Serena Williams flaunted a warm-up jacket on which were written the words – Mother, Champion, Queen, Goddess – in French, all over it, and we are gushing over this bold fashion statement.
It was her opening match at Roland Garros on Monday where she played those words in her fans’ minds, printed on a black-and-white warm-up jacket.
— Roland-Garros (@rolandgarros) May 27, 2019
“Those are things that mean a lot to me and reminders for me and for everyone that wants to wear it,” Williams said after the match. “Just remind everyone that they can be champions and are queens. So I love that about it,” she added, NY Post reported.
“It is a lot to carry, but so is being Serena Williams,” said Williams
The iconic jacket is a collaboration with designer Virgil Abloh, and Serena herself.
Serena made her return to Grand Slam competition in Paris a year ago after missing five majors because of the birth of her first child. The 23-time Grand Slam champion overcame a slow start for a 2-6, 6-1, 6-0 victory over 83rd-ranked Vitalia Diatchenko. She said, “I just needed to change. I was like: ‘I’ve got to try something different. It’s not my forehand, it’s my clothes; right?’”
Earlier Williams’ on-court fashion choices have put the spotlight on her on various occasions, more so than of her career.
Last year, she wore a tutu at the US Open, giving a fitting response to the French Tennis Federation’s decision banning her blood clot-preventing cat suit.
The fierce mother had earlier compared her super look and the attire to the fictional nation from Marvel – Wakanda. She said she came straight from Marvel Comics’ Black Panther. “I call it like my Wakanda-inspired cat suit. It’s really fun,” she said.
Anne White wore a catsuit in 1985.
Serena Williams is not allowed to wear one in 2019. pic.twitter.com/maSMckXo26
— Simon Hedlin (@simonhedlin) August 25, 2018
However, she was unfairly scrutinised for her physical appearance in the costume. The constant criticism of being “shapely”, “muscular,” and “masculine” body have followed her like shadows, and her clothing was widely shamed too. But our superstar knows how to handle the body-shaming with confidence.
So, when the French Open banned her badass Black Panther-inspired cat suit, she chose to wear a tutu.
For a number of insecure people, the suit is obscene. For Serena, the bodysuit represents comfort and medical assistance. Besides, making her look cool, the outfit served a medical purpose. “I’ve had a lot of problems with my blood clots,” Serena revealed, speaking to reporters at the French Open, vt.co reported. “God, I don’t know how many I’ve had in the past 12 months. I’ve been wearing pants in general a lot when I play, so I can keep the blood circulation going.”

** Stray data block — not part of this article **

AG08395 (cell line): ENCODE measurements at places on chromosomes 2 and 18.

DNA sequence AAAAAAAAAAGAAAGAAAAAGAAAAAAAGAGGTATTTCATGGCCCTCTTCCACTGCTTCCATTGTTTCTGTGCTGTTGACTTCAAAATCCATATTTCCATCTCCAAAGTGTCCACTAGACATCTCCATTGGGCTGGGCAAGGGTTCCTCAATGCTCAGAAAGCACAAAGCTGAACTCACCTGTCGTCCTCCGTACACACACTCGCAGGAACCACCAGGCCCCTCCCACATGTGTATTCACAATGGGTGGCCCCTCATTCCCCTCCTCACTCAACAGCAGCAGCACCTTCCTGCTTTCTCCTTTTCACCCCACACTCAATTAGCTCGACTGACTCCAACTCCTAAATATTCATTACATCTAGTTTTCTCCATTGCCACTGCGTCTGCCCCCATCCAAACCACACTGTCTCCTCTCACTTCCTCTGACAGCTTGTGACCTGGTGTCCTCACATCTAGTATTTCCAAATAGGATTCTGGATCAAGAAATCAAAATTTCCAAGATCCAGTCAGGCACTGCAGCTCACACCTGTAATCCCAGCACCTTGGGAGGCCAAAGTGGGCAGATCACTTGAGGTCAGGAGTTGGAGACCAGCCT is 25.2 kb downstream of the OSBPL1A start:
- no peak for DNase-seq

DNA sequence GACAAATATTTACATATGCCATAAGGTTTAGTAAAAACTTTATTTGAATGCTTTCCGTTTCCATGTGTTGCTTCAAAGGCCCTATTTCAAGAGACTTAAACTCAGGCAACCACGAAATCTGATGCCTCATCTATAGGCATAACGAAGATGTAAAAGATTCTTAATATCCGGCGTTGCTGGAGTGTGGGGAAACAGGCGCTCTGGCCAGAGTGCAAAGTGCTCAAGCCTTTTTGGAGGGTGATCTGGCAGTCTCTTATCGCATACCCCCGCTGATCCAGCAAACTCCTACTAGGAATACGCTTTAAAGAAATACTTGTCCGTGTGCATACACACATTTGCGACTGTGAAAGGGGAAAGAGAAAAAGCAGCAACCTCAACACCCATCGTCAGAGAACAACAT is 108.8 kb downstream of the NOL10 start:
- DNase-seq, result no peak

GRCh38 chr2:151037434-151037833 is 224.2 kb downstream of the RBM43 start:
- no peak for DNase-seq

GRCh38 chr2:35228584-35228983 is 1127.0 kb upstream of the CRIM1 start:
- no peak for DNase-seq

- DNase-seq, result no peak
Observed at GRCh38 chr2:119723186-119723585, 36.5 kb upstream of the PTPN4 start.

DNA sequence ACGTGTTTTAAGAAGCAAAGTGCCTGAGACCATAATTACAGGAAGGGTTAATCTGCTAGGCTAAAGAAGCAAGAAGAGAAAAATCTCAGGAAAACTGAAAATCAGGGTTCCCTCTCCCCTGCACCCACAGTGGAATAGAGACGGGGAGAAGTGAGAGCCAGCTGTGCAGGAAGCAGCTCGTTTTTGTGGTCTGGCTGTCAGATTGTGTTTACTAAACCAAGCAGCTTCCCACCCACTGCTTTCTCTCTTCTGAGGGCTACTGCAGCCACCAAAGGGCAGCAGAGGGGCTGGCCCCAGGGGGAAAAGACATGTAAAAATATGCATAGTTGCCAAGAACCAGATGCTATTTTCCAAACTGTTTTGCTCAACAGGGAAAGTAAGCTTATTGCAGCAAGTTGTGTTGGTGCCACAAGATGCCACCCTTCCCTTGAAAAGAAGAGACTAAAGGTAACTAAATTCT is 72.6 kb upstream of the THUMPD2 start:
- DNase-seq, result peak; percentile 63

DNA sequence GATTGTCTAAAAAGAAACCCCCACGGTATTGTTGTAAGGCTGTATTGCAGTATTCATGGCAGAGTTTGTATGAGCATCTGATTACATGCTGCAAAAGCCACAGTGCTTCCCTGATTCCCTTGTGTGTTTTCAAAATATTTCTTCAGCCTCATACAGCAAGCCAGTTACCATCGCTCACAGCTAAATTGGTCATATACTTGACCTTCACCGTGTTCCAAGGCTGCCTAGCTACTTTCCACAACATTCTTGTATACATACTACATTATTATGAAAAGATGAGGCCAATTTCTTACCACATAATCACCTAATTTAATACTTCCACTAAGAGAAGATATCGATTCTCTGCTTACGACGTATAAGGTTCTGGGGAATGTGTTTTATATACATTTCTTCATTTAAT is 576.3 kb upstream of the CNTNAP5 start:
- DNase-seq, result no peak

The cat suit helps her deal with blood clots she suffered when giving birth.
Catsuit anyone? For all the moms out there who had a tough recovery from pregnancy—here you go. If I can do it, so can you. Love you all!! pic.twitter.com/xXb3BKDGNF
— Serena Williams (@serenawilliams) May 29, 2018
Last year, French Tennis Federation President Bernard Giudicelli announced a strict dress code for future games, singling out Serena’s outfit choice. Serena, who is chasing a record-equalling 24th Grand Slam singles title, addressed an announcement last week by Nike that it will respect the contracts of athletes who become pregnant.
The move comes after Olympic track and field star Allyson Felix joined a chorus of critics, pressuring Nike into changing its maternity policy, the New York Times reported. “It started with making a statement with me, and they said they want to make a change,” Williams said. “They want to support women that want to have families and that want to be moms. I’m glad that statement was made. … That’s what it’s about. It’s about learning from mistakes and doing better. As time goes on, as technology changes and as the world changes,” she added. “People realize that we have to change our policies,” she explained.
Feature Image Credit: ABC